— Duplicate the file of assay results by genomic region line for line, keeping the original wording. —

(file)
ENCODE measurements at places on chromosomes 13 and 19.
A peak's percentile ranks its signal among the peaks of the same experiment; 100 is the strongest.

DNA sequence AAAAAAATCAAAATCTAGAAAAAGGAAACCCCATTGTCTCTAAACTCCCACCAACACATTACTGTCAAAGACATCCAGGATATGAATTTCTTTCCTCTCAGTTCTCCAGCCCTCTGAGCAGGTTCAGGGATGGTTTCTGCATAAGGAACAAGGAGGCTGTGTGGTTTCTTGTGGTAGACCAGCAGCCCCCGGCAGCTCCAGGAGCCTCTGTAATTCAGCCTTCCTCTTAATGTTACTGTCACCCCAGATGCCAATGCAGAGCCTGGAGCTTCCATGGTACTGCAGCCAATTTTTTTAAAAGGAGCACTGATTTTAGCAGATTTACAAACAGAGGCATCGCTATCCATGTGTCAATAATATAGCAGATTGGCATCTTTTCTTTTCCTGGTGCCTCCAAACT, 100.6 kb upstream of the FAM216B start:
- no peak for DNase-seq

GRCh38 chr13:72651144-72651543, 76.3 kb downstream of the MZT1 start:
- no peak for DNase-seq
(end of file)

ENCODE measurements at places on chromosomes 13 and 19.
A peak's percentile ranks its signal among the peaks of the same experiment; 100 is the strongest.

DNA sequence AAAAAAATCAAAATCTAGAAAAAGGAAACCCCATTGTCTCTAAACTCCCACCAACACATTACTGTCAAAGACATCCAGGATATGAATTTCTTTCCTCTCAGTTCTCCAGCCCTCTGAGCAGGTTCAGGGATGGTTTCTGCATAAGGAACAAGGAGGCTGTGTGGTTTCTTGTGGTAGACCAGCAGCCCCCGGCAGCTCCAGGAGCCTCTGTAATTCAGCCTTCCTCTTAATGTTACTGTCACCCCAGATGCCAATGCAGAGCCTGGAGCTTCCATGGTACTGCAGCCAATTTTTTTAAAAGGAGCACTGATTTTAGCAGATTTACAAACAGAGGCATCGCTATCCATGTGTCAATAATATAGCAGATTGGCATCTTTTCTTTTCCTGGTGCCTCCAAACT, 100.6 kb upstream of the FAM216B start:
- no peak for DNase-seq

GRCh38 chr13:72651144-72651543, 76.3 kb downstream of the MZT1 start:
- no peak for DNase-seq